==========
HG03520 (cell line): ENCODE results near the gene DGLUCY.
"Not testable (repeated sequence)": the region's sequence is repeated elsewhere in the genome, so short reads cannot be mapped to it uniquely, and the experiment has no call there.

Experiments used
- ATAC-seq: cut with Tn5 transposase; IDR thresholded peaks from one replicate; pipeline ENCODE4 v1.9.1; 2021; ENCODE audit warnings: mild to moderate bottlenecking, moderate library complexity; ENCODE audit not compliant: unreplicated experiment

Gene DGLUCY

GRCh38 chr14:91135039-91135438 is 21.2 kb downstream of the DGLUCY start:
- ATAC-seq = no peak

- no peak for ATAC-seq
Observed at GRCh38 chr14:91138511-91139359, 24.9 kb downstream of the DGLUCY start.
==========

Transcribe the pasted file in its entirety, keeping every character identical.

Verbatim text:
HG03520 (cell line): ENCODE results near the gene DGLUCY.
"Not testable (repeated sequence)": the region's sequence is repeated elsewhere in the genome, so short reads cannot be mapped to it uniquely, and the experiment has no call there.

Experiments used
- ATAC-seq: cut with Tn5 transposase; IDR thresholded peaks from one replicate; pipeline ENCODE4 v1.9.1; 2021; ENCODE audit warnings: mild to moderate bottlenecking, moderate library complexity; ENCODE audit not compliant: unreplicated experiment

Gene DGLUCY

GRCh38 chr14:91135039-91135438 is 21.2 kb downstream of the DGLUCY start:
- ATAC-seq = no peak

- no peak for ATAC-seq
Observed at GRCh38 chr14:91138511-91139359, 24.9 kb downstream of the DGLUCY start.